Nguyen Thanh Tu displays entrepreneurship naturally, as if it is part of his DNA.
“I was able to take care of my personal expenses from a very young age,” Tu shared.
Instead of receiving pocket money from his parents like other kids, in the eighth grade, Tu hired younger children to make greeting cards while he looked for customers.
“I didn’t know how to make a card on my own, but I was confident in selling them,” he said. “These various small businesses went on throughout my high school years and covered pretty much all of my financial needs.”
At 17, Tu succeeded in his first official business by securing 37 contracts worth more than VND 100 million in less than a year.
“I sold uniform T-shirts to various classes at many high schools around Ho Chi Minh City,” he shared. “I personally dealt with customers and negotiated with suppliers to get bargain prices.”
An ambitious business plan based on this business, along with his strong will, helped Tu secure a full scholarship at RMIT Vietnam to pursue a Bachelor of Commerce with a major in Entrepreneurship.
“I like nothing but enterprise, and to me, the combination of enterprise and creativity can only be found in entrepreneurship,” Tu recalled.
“RMIT Vietnam was the only place [at that time] offering a program which met my objectives.”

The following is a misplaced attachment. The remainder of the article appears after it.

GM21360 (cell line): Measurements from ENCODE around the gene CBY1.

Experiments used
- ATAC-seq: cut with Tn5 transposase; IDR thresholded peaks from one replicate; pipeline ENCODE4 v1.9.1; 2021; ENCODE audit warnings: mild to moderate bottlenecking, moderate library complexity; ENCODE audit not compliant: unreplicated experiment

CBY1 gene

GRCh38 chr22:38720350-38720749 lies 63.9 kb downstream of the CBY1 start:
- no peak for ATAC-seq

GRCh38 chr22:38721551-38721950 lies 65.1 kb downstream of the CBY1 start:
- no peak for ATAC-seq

The young entrepreneur made the most of his time at the University by successfully engaging in a number of competitions. He and his team won first prize at the RMIT Business Plan Competition 2014 and was a Regional Finalist (Dubai) in the Hult Prize 2015.
After graduating from RMIT Vietnam, he began to experiment with startup ideas.
Wedidit, a collaboration between a former RMIT Vietnam lecturer and Tu, was created in 2016.
“Our leading project, Komorebi, is a branding solution that helps brands talk, listen, understand and care for their retail consumers,” Tu said.
“It was featured by the World Bank and SUNY's ETHOS II Entrepreneurship 2016 event in South Korea among 30 innovative startups from around the world.”
“Komorebi is a cloud-based product that requires no application; everything can be accessed by using a QR code,” Tu added.
“We spent the whole of 2017 developing and perfecting the product.”
Komorebi has since reached users in sectors such as food and beverage, cosmetics, cultural products, and furniture.
Rushing to our interview after a daily briefing with his team on a Saturday morning, Tu said he enjoys keeping busy while running his own business.
“Not many want to pursue this path, as startups are very challenging and unstable,” Tu said. “But I love challenges and earning money while creating value for society.”
Tu recently appeared as a panellist on The Quốc Khánh Show, discussing the topic “How to turn an idea into a startup”.
Story: Ha Hoang